Revisiting the Terrifying Pirates
Many portrayed pirates as devious, excessively violent and thirst for blood. They kill for pleasure, feast like savages, and inflict great pain and cost to people involving in seafaring lives. We see literature, or mere descriptions, particularly in folk stories, and occasionally in paintings, that show pirates as pig-legged drunk addicts; they are often called the anarchists, normally quite ‘murderous’ and ‘cunning’. We were told by movies, cartoons, and mainstream belief that all pirates like to destroy sea-bounding watercraft and loot precious cargos, and they were mostly portrayed as behaving in an uncivilized way. They give us the impression of convicted-felon-in-escape, with their ship lifting the all-intimidating skull-and-crossbones flag before an attack.
Infamous examples of some ‘terrifying pirates’ are, for instance, the English white heterosexual Blackbeard in the 18th century, notorious for his voodoo-practice and thirst for kill. His decapitated head was said to have hung on the bowsprit as shown in the illustration of The Pirates Own Book, first published in 1837.
The Cheng’s Legacy
Or that of the merchant-turned-pirate Zheng Zhi-long from China in the 17th century: he who was eminent for working with the East India Company, in particular for pressuring the Ming dynasty imperial ruler for opening up sea-trades; or even the so-called most successful female pirate leader in Southern China, Cheng I Sao (or Zheng I-sao, Chinese: 鄭一嫂), from the 19th century, whose fame humbly survived in today’s children’s book in Hong Kong, as well as the Chinese horizontal scroll-painting titled ‘Pacifying the South China Sea’ (1809) within the Hong Kong Maritime Museum’s collection.
Are Pirates Terrorists?
‘Pirates were terrorist of a sort’, but ‘in truth, the keepers of the state in this era were themselves terrorists of a sort…and yet we do not think of them in this way. They have become, over the years, cultural heroes, even founding fathers of sorts’. These were the two quotes retrieved from Rediker’s book titled ‘Villains of All Nations’. This leads us to the following debates on what in essence are pirates and whether they are the actual evils here.
Are Pirates Runaway felons?
Another common perception related to piracy is that they are always people of low ethics and have no respect for loyalty, government, law and social orders. But the author argues that piracy might not be as barbaric as we would imagine. Rather, I argue that some pirates were, at least in part, the creation of the ruling powers for military expansion and regional dominance, whereas some, due to an array of preconditions they emerged to become an alternative power, or social order, that mimics the ruling strategy of the more ‘official’ states.
Why would Anyone Choose to Become a Pirate?
We will attempt to locate piracy in the spectrum of violent activity at sea by revealing why anyone will choose to become pirate in the first place. Sailors from the Mediterranean regions who turned to piracy were, in many cases, simply trying to survive in a relatively better condition, where food and booty were adequately disseminated, navigation risks were evenly spread and all members of the crew were treated fairly and with minimal, if not none, class distinction – something that they were deprived of when working for their captains and merchants in ill-treated royal navy or cramped mercantile ship (Rediker talked greatly about the seaman’s fight for labour rights in mercantile ships).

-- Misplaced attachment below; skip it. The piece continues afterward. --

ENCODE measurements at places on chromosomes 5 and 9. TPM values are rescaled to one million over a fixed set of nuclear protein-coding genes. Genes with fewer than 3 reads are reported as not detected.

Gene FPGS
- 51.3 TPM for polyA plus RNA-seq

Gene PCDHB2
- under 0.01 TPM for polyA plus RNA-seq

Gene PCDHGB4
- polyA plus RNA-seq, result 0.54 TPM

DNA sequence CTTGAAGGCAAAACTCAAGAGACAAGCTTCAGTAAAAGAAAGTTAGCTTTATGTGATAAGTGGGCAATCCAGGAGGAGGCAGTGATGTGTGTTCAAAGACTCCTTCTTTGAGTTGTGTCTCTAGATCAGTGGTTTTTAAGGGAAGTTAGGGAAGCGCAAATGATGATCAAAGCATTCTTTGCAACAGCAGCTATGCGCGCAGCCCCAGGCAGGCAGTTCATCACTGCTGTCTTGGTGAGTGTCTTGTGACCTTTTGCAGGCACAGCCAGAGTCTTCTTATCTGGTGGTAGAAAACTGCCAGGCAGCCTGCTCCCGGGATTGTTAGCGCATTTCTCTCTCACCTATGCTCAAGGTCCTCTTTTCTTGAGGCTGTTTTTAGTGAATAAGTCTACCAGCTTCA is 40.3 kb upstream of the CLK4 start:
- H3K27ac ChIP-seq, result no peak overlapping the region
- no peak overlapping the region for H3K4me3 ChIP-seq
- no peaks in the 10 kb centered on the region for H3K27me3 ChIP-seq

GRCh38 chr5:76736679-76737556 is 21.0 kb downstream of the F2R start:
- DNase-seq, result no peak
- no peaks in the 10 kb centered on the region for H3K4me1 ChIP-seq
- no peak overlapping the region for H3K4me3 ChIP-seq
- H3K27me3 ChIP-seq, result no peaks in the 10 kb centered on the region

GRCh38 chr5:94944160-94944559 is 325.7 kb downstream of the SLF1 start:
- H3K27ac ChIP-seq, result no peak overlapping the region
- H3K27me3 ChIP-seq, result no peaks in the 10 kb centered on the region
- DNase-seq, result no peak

In Asia, too, pirates were often fishermen who tried to rob mercantile vessels in their small boats and with bamboo pikes because each ‘mission’ they partook get them earnings that would otherwise have taken them more than three months to gather. The ruling powers, which were greatly affiliated or sometimes exploited by the self-interested businessmen, dominated the narratives on pirates as ‘law-breakers’ and was said to have cost tremendous trade losses, To refute such saying, it is worth remembered that there was only about 11 percent of the identified 545 captured English vessels were considered ‘severely damaged or destroyed’ by pirates during 1716-1726 (see Rediker’s book for the data).
Definition of Pirates by Lawmakers
Does piracy entail great violence? One of the definitions of piracy in English law, as suggested by Professor Batt from Wharton’s Law Lexicon in 1911, is ‘the commission of those acts of robbery and violence upon the sea, which, if committed upon land, would amount to felony’.
In Hall’s definition, ‘an act of violence done upon “the ocean, or unappropriated lands, or within the territory of a State through descent from the sea, by a body of men acting independently of any political organized society”’ (Barclay, 1915). Barclay continues to discuss the definition of piracy by citing from Professor von Liszt, where piracy is ‘an act of unlawful violence committed on the high sea by the officers and crew of a private ship against another ship’.
This then led us to another evaluative layer that concerns the level of violence performed by pirates – what they might have done for a living.
We mentioned that only one over ten identified captured English vessels were being damaged or destroyed by pirates, which signals a relatively lower level of violence. As Evans and De Marre 2019 state, ‘while violence may often be concomitant it is worth observing that predation can be extremely nuanced in its application.’ They argue that pirates were, in most cases, after booty but not blood, and they will, by all means, avoid fighting because they just wanted to get what is necessary for their survival and escape as soon as possible.
Pirates avoid fights to survive